The little circles represent these three bad traffic situations wherein a traffic delay may result since one vehicle has to pass by before the other can proceed. However, three such awkward situations are still allowable, because in light traffic a congestion would rarely result.

This opening of just one street into a second usually a broader and more important one is the most common case in old towns, and at the same time the most advantageous for traffic. The situation is much worse when streets actually cross completely Fig. Here the various encounters, diagrammed and calculated without duplication, come to 54, among which occur 16 cases of intersecting traffic trajectories. This is more than five times as many crossings and possible traffic disruptions as before.

The course of a single vehicle driving from B to C is cut by four others, and the vehicle moving from C to D comes at it exactly from the side.

Therefore at such crossings, when they are very busy, drivers must go at a slow pace, and anyone who drives about much in carriages knows that in the modern sections of town he is often slowed down, while in the narrow alleys of the old part of town, crowded with traffic as they are, he can proceed quite nicely at a trot. This is reasonable because a street seldom crosses there, and even simple street openings are relatively infrequent. For pedestrians the situation is even worse.

Every hundred steps they have to leave the sidewalk in order to cross another street, and they cannot be careful enough in looking to the right and left for vehicles which may be coming along every which way.

They miss the natural protection of uninterrupted house fronts. In every town where a so-called corso or promenade has developed, one can observe how a long continuous row of houses was instinctively chosen as side-protection, since otherwise its whole pleasure of strolling would be spoilt by the constant lookout for cross traffic…. But what marvelous traffic conditions arise when more than four thoroughfares run into each other!

With the addition of just one more street opening to such a junction, the possible vehicle encounters already total which is more than ten times the first case, and the number of crossings which disrupt traffic increases proportionately. Yet what shall we say about traffic intersections where as many as six or more streets run together from all sides, as in Fig.

In the center of a populous town, at certain busy times of day, a smooth flow of traffic is actually impossible, and the authorities have to intervene, first, by stationing a policeman who, with his signals, keeps the traffic precariously moving. For pedestrians such a place Fig. This safety island with its gas lamp is perhaps the most magnificent and original invention of modern city planning!

In spite of all these precautions, crossing the street is advisable only for alert persons; the old and the frail will always by preference take a long detour in order to avoid it. These, then, are the achievements of a system that, relentlessly condemning all artistic traditions, has restricted itself exclusively to questions of traffic.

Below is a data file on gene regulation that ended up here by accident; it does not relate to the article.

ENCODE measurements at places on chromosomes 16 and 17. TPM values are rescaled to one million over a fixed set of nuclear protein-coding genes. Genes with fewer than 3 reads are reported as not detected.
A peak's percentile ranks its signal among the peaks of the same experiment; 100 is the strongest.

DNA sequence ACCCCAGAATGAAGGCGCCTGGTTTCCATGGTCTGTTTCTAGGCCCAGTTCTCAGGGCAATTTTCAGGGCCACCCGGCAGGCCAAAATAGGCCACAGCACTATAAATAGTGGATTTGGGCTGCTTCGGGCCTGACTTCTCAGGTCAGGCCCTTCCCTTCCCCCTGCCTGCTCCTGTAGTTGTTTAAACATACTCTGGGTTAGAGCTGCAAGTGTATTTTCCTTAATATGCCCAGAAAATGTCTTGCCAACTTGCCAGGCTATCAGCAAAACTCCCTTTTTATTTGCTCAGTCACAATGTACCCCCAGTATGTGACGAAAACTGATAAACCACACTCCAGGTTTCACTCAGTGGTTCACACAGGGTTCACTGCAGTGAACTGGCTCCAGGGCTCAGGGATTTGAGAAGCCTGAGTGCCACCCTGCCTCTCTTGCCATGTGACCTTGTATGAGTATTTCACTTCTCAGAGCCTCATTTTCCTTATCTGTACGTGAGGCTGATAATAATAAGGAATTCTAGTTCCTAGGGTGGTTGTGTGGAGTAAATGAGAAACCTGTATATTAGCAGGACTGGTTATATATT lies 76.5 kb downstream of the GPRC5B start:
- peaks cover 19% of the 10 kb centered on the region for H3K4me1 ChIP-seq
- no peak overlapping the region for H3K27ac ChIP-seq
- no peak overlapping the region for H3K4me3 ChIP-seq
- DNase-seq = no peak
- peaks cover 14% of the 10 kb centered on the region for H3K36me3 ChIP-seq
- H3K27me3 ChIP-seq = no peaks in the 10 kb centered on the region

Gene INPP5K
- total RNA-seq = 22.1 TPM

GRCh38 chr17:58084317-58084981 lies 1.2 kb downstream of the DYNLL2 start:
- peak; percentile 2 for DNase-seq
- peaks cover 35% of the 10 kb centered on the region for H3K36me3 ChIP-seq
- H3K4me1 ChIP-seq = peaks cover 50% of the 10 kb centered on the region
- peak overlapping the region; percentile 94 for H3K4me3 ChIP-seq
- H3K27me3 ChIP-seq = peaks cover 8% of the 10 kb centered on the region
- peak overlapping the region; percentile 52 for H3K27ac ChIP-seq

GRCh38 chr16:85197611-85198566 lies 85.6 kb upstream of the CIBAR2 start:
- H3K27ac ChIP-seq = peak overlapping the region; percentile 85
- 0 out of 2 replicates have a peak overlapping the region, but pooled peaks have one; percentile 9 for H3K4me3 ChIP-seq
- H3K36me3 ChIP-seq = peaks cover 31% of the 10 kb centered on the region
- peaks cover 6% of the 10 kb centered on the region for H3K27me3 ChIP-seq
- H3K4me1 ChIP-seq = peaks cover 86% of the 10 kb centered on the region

These occur even more frequently in the application of the radial system or in mixed systems. See Fig. They become the greatest glory indeed of new layouts when they are completely regular: in circular form Fig. Nowhere can the bankruptcy of all artistic feeling and tradition be more clearly perceived than here. In plan such a plaza appears, of course, to be nicely regular, but what is the consequence in reality? Vistas opening out along a thoroughfare, which the ancients avoided so artfully, have here been used as much as possible The traffic junction is also a junction of all lines of sight.

As one circles the plaza he always sees the same panorama, so that it is never exactly clear where one is standing A stranger has only to turn around once on such a disconcerting merry-go-round of a plaza and immediately all sense of orientation is lost. On the Piazza Vigliena Quattro Canti in Palermo even the elaborate decoration of the four corners does not help, since they are all alike.

Although only two major streets intersect perpendicularly on this octagonal plaza, one still finds strangers frequently turning into one of them to look for the street name or a familiar house, thus to regain their orientation.

In reality all that is attained is a complete loss of our bearings, a monotony of vistas, and an architectural ineffectiveness. How odd a whim of the old masters to have ascribed importance to the avoidance of such things! This type of plaza, along with its safety island and gas light or columnar monument, found its earliest manifestation in Paris …Fig. This was due in part to the intractable nature of the existing layout and in part to the tenacity with which fine old artistic traditions had preserved themselves.

Different procedures were followed in various parts of the city, and, if nothing else, one can suggest that a certain remnant of Baroque tradition served as a common basis.

The striving for perspective effects has obviously continued, and we could designate as the backbone of the system the broad avenue closed off in the distance by a monumental structure…. Later the modern motif of the ring-boulevard was added to this, and a certain vigorous clearing out or breaking through of the dense mass of old houses was required by the circumstances.

This remarkable reorganization, carried out on a large scale, became almost a fad, first and most frequently observable in the large cities of France. The Place du Pont at Lyons Fig. In Italy a similar broad artery with several traffic lanes and shaded walks is called a corso or largo. Broad circumvallating boulevards were usually developed on the circuit of abandoned fortifications—in Vienna, Hamburg, Munich, Leipzig, Breslau, Bremen, Hanover; at Prague between the Altstadt and the Neustadt; at Antwerp; as a pentagon at Wurzburg Juliuspromenade, Hofpromenade, etc.